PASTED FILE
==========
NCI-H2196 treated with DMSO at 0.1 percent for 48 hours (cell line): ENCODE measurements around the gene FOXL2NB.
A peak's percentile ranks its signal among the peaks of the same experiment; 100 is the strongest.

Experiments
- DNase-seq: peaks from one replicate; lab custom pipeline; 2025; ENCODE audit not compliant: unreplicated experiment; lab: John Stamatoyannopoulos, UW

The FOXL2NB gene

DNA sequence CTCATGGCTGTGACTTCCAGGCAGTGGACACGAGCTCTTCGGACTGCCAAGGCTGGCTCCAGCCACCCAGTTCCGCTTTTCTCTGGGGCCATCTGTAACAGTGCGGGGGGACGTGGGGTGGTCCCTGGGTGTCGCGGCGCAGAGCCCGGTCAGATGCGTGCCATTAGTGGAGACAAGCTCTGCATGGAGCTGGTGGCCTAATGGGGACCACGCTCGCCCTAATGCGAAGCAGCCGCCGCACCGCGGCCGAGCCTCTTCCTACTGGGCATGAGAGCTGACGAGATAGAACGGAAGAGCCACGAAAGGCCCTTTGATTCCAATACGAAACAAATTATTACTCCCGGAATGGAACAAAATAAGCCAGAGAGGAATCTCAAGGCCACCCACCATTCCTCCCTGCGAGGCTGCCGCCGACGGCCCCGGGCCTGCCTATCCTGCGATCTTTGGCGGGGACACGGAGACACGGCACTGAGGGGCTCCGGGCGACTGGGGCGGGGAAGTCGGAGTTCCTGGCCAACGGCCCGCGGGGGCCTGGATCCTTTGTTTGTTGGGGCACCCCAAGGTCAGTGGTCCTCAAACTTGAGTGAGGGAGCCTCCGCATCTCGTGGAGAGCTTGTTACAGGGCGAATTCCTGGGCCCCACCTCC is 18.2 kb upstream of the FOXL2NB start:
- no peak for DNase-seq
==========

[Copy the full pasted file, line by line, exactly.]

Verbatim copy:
NCI-H2196 treated with DMSO at 0.1 percent for 48 hours (cell line): ENCODE measurements around the gene FOXL2NB.
A peak's percentile ranks its signal among the peaks of the same experiment; 100 is the strongest.

Experiments
- DNase-seq: peaks from one replicate; lab custom pipeline; 2025; ENCODE audit not compliant: unreplicated experiment; lab: John Stamatoyannopoulos, UW

The FOXL2NB gene

DNA sequence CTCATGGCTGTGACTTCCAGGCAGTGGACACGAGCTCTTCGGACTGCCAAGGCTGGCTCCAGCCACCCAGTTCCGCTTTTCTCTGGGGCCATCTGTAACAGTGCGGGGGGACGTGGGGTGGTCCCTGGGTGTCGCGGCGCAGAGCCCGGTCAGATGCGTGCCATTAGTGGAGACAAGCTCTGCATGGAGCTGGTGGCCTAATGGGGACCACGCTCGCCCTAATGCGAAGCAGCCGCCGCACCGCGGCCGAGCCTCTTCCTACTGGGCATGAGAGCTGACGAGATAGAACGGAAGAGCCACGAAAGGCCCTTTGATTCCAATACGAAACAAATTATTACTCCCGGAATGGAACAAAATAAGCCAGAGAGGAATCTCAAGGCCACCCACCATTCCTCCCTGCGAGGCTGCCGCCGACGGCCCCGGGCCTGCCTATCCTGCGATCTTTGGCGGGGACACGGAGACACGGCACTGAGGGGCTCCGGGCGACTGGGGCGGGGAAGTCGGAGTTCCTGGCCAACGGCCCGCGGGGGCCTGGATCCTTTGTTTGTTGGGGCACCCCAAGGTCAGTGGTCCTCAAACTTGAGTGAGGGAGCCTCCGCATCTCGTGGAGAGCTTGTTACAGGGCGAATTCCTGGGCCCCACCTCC is 18.2 kb upstream of the FOXL2NB start:
- no peak for DNase-seq